(Bloomberg) – Britain is pressing the Group of Seven countries for a deal that requires companies to disclose more about the risks they face in relation to the climate.
British Finance Minister Rishi Sunak has urged other countries to ensure that global financial markets play their part in shifting from fossil fuels to a goal of “net zero emissions”.
The comments came on the heels of a hypothetical meeting of G7 finance ministers and central bank governors, ahead of a personal meeting in London beginning on June 4th. This year, the UK will lead the G7 as well as a major round of talks on the environment, so he hopes this week’s G7 deal will generate the necessary political momentum on the issue.
The ambition is to ensure that the largest companies report annually on their exposure to risks and opportunities associated with climate change. Britain has already promised to follow the guidelines set out first by the Climate Financial Disclosure Task Force (TCFD) by 2025.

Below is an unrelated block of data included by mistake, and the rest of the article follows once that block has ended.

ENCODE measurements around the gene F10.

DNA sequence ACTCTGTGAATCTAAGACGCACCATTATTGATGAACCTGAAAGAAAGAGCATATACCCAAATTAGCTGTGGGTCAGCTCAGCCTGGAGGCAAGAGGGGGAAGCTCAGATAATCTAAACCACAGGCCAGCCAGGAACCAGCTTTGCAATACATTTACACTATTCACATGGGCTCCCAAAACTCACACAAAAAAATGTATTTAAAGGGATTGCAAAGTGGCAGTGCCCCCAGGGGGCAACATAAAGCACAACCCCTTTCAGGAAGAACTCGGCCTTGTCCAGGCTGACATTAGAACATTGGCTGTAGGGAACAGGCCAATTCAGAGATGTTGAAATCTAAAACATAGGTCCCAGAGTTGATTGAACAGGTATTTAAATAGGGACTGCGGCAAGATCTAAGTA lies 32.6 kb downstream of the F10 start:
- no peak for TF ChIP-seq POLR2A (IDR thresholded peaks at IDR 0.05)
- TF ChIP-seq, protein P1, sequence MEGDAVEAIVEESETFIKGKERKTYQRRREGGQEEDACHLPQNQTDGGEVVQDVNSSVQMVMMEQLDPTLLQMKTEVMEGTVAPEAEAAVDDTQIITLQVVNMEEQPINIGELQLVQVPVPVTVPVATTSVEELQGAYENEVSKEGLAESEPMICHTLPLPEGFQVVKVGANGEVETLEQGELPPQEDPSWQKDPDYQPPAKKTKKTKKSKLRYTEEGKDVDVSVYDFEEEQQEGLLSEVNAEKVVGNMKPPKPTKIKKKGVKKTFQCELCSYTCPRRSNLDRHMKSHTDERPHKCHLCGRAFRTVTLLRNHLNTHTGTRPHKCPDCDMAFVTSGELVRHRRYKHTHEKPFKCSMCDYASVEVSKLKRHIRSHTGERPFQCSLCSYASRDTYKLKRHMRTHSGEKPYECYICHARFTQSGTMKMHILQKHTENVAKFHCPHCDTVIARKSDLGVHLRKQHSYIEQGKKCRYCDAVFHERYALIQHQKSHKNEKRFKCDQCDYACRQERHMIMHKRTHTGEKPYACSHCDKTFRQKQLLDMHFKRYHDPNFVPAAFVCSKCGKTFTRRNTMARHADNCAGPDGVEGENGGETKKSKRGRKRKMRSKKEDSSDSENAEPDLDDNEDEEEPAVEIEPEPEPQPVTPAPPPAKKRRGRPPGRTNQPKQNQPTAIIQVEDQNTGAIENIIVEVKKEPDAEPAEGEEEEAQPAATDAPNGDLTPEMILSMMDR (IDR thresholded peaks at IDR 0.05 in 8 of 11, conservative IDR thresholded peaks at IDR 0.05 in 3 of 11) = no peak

“The Chancellor has prompted measures to ensure that global financial markets play their part in the transition to zero emissions, such as better climate-related financial disclosure and support for the development of IFRSs related to sustainability,” the British Treasury said in his book. Friday statement.
Speaking after the hypothetical meeting, Japanese Finance Minister Taro Aso indicated that the deal is far from being investigated.
“I cannot comment on what other countries have said, but we are not at a stage of discussions where we have agreed to make the disclosures mandatory,” he said. It is true that there are many voices in Europe that are lobbying for this. But it makes no sense for only a few countries to do this. It should be discussed in general. “
Michael R Bloomberg, founder and majority shareholder of Bloomberg LP, the parent company of Bloomberg News, is the President of TCFD.
Nota Original: The UK is pressing the G7 to tighten rules on reporting climate risks
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